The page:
Tim Mcd wrote:
> Nit Khair wrote:
>> Tim Mcd wrote:
>>> Matthew Moss wrote:
> Yeah, it's tough finding proper ruby documentation on Ncurses. I've just 
> been using the Ncurses book linked at the ruby-ncurses site. That is 
> written for C coding tho, so it's a bit hard porting it over. Panels? 
> Enlighten me please!
1. The only documentation on ncurses-ruby is the README file the author 
gives.
2. The only documentation on ncurses is a large file with sample C 
program by one
   Pradeep Padala which comes up on searching google. It is pretty 
comprehensive but mainly examples - no real-world stuff.
3. Usually, I just grep thru the source, esp form_wrap.c and ncurses.rb.
4. Another useful source is "man" (if you are using *nix). This can give 
you
   explanations of methods. I use it quite a bit.

Forgive my cut-pasting from "man panel" - will explain after:
----
   Panels  are  curses(3X)  windows  with  the added feature of depth. 
Panel functions       allow the use of stacked windows and ensure the 
proper portions of each  window  and the curses stdscr window are hidden 
or displayed when panels are added, moved, modified or removed.  The set 
of currently visible panels is the stack of  panels.   The   stdscr 
window is beneath all panels, and is not considered part of the stack.

       A  window  is  associated with every panel. The panel routines 
enable you to create,  move, hide, and show panels, as well as position 
a panel at any desired location  in   the stack.

       Panel  routines  are  a  functional  layer added to curses(3X), 
make only high-level curses calls, and work anywhere terminfo curses 
does.
----

Basically, in my app i have a main menu, which calls various programs 
and when you return from any program, you come back to the main menu - 
its precisely like "alpine". So when Menu calls Contracts, and you 
return from Contracts, you want your Menu screen like it was, not with 
stuff from Contracts all over. This is best done using panels. A window 
gives you a panel. When you remove the panel whats below is 
automatically there without your repainting etc.

Pretty neat and efficient compared to many apps I have seen recently 
that used windows or stdscr and had to do all this jugglery themselves.
Here's some snips of code to make it clear:

      my_form_win = WINDOW.new(rows_to_show,0,startrow ,0)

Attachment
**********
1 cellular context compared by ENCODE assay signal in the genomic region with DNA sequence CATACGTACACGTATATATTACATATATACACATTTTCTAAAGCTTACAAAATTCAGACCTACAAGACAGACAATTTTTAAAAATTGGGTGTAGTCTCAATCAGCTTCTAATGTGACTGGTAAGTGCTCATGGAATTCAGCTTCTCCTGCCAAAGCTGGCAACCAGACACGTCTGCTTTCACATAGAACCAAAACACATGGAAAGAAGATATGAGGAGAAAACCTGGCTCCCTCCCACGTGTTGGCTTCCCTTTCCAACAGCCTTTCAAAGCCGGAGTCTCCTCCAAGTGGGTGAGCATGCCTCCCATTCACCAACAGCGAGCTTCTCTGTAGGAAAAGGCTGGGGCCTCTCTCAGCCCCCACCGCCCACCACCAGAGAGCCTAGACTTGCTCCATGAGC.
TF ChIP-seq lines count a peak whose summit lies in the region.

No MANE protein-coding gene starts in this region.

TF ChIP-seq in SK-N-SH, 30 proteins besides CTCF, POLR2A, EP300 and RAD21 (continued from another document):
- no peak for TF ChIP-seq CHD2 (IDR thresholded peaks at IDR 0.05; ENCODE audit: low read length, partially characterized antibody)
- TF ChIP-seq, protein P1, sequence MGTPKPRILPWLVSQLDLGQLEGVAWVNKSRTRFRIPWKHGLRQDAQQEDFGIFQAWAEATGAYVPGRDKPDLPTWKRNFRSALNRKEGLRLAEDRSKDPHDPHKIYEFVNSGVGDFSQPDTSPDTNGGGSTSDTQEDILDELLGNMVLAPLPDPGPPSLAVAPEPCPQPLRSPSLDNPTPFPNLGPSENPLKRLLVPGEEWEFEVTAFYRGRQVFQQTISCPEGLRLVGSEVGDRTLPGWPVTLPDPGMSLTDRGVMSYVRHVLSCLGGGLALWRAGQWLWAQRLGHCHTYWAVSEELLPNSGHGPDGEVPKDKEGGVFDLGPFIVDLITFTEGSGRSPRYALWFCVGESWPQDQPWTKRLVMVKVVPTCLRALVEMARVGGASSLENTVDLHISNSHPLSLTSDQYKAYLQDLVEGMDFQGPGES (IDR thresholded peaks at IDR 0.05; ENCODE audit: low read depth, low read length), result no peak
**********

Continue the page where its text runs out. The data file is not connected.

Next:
my_panel = my_form_win.new_panel
      Ncurses::Panel.update_panels

In line 2, I create a panel from my window. Pls note that these will go 
into instance variables so the caller can destroy them later - V IMP.

Finally, I have a method "free_all" which frees the fields etc. It also 
has:

    Ncurses::Panel.del_panel(@panel)  if !@panel.nil?
    @window.delwin if !@window.nil?

The rest of the time, you actually can forget you created a panel, and 
just keep writing on the window.

====
Now in your game, i can guess when you jump levels you really don't want 
the user to come back (like a stack). However, you could be popping up a 
help screen, or a screen where the user can select weapons ... and then 
come back to the main screen. So its best to wrap those windows in 
panels as shown above. The freeing can be put/called in an ensure block.

Also, you may have some side or bottom panels showing scores, weapons, 
time, lives etc. These are best implemented by putting a panel at the 
bottom or side.

The snakes game i made was based on the sample code from the Pickaxe and 
used only stdscr -- quite ugly if you ask me and it was only one screen 
anyway. However, some folks have actually managed to build an entire app 
using stdscr only ("sup", iirc). "raggle" otoh uses windows but not 
panels, so he has to implement some kind of global array of windows, so 
he can pop and push. I don't know their experience in implementing it - 
was it clean or did they lose a lot of hair.  i can tell you panels 
*are* a clean way to implement layered windows.
-- 
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